The Princess of 72nd Street

The Princess of 72nd Street


Ellen is a single artist living alone on New York’s Upper West Side in the 1970s. She is beset by old boyfriends, paint pigment choices, and, occasionally, by 'radiances' - episodes of joyous, reckless unreality. Under the influence of 'radiances' she becomes Princess Esmeralda, and West 72nd Street becomes the kingdom over which she rules. Life as Esmeralda is a liberating experience for Ellen, who, despite the chaos and stigma these episodes can bring, relishes the respite from the confines of the everyday. And yet those around her, particularly the men in her life, are threatened by her incarnation as Esmeralda, and by the freedom that it gives her.

The Princess of 72nd Street is Elaine Kraf's witty, dizzyingly inventive take on female liberation and mental health, a work of immense literary power and unbridled energy. Provocative at the time of its publication in 1979 and thoroughly iconoclastic, it is a remarkable portrait of an unforgettable woman.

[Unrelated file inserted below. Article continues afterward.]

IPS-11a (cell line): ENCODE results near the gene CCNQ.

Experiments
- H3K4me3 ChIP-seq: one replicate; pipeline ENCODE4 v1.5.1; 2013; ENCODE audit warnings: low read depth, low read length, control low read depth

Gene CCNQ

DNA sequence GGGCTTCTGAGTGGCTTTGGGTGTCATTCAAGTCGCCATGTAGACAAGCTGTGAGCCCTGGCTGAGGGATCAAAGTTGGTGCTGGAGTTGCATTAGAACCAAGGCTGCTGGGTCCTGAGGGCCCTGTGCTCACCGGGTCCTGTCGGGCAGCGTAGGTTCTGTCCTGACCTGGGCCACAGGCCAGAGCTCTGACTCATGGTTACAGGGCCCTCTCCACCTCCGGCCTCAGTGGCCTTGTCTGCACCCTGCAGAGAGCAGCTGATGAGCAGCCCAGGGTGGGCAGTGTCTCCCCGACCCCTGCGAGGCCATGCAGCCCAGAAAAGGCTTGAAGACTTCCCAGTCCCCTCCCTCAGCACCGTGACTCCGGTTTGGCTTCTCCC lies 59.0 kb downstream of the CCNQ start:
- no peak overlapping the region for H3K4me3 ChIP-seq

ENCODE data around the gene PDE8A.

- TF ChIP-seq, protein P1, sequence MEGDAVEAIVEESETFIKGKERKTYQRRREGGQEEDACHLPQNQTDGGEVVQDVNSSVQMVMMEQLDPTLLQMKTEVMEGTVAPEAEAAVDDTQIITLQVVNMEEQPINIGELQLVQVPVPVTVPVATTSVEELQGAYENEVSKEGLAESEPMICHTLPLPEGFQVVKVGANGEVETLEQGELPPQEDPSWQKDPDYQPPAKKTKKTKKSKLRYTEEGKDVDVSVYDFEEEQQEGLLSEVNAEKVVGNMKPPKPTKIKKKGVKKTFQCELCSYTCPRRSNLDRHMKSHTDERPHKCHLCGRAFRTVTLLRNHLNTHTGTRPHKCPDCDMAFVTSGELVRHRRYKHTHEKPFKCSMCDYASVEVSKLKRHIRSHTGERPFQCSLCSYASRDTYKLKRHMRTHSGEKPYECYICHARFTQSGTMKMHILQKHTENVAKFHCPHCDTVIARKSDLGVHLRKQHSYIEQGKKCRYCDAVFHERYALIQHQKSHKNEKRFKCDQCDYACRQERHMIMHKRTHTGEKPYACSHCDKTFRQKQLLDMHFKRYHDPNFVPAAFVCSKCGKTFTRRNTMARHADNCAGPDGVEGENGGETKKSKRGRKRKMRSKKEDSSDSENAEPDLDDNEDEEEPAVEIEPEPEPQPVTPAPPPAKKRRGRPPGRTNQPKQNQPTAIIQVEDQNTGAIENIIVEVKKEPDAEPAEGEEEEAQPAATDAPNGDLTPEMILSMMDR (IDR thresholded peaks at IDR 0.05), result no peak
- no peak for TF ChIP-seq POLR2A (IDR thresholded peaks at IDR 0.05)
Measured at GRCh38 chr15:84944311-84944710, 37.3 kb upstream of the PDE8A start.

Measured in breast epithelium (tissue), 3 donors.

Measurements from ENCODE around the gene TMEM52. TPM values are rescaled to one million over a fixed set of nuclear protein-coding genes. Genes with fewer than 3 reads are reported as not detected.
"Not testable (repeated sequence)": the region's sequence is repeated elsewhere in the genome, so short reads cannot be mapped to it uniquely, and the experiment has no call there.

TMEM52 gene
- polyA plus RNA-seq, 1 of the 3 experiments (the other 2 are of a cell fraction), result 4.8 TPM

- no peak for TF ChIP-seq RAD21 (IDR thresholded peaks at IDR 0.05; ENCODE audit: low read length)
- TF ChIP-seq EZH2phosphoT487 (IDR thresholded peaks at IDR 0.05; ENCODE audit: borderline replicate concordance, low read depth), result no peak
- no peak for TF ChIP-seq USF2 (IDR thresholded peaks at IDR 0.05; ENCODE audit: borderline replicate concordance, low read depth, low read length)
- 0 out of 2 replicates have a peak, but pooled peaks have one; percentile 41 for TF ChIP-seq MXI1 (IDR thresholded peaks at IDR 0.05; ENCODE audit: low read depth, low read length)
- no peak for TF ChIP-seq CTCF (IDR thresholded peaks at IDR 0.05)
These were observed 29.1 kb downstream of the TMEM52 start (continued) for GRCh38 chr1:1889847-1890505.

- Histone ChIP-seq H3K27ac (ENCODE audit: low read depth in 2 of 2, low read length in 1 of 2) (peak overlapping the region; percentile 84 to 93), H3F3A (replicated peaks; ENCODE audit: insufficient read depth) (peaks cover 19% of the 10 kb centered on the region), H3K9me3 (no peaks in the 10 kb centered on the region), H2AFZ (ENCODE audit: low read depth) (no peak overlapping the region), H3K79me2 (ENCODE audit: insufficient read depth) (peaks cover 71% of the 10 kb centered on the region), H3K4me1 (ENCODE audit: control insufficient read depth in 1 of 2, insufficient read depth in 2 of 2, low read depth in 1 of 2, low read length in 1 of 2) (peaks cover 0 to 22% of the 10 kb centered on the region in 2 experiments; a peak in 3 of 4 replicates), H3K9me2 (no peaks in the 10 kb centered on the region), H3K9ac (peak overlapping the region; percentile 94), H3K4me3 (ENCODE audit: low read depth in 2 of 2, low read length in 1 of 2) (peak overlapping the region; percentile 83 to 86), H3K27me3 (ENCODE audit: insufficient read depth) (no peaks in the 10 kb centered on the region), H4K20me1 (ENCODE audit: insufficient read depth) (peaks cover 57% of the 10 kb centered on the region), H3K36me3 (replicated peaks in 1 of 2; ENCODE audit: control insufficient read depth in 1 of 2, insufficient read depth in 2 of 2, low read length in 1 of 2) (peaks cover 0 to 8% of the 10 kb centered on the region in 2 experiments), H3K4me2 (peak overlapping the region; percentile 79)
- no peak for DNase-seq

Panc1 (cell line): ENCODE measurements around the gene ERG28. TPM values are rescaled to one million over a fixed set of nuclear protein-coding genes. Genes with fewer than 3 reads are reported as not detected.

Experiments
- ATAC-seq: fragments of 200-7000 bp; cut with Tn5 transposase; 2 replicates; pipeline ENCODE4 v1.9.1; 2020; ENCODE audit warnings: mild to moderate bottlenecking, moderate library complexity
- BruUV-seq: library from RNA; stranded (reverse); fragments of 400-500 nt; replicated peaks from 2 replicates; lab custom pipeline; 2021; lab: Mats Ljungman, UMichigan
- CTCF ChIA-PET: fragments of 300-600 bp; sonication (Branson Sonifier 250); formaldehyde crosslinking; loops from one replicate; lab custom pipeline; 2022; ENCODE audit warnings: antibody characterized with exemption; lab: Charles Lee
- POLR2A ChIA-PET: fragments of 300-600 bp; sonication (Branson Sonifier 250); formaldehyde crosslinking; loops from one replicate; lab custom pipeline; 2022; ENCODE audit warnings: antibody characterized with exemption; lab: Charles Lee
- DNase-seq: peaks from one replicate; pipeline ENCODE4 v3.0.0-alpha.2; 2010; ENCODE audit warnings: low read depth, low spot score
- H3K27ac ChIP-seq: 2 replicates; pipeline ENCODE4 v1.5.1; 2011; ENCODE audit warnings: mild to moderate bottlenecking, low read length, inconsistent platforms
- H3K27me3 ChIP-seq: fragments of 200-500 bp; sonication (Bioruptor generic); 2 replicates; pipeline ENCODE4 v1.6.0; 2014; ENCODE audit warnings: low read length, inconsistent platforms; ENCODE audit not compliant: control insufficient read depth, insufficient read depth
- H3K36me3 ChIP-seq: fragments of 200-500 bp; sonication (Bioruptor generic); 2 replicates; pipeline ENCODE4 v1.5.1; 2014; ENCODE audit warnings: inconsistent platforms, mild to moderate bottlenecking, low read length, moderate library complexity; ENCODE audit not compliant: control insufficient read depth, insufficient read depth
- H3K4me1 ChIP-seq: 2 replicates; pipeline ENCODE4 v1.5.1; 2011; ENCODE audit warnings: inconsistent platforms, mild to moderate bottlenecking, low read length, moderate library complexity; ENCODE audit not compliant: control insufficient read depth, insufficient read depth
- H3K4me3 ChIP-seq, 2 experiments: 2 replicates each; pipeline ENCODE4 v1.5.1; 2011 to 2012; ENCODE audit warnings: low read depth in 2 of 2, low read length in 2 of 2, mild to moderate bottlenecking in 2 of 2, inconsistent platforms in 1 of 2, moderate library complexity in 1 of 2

• A raggedy genius is finally queened, bringing a fairy-tale ending to this cracked dark story of the old West Side
    Joshua Cohen, Pulitzer Prize-winning author, The Netanyahus

About the author

Elaine Kraf

Elaine Kraf (1936-2013) was a writer and painter. She was the author of four published works of fiction: I Am Clarence (1969), The House of Madelaine (1971), Find Him! (1977), and The Princess of 72nd Street (1979)—as well as several unpublished novels, plays, and poetry collections. She was the recipient of two National Endowment for the Arts awards, a 1971 fellowship at the Broad Loaf Writers’ Conference, and a 1977 residency at Yaddo. She was born and lived in New York City.
Learn More

Sign up to the Penguin Newsletter

For the latest books, recommendations, author interviews and more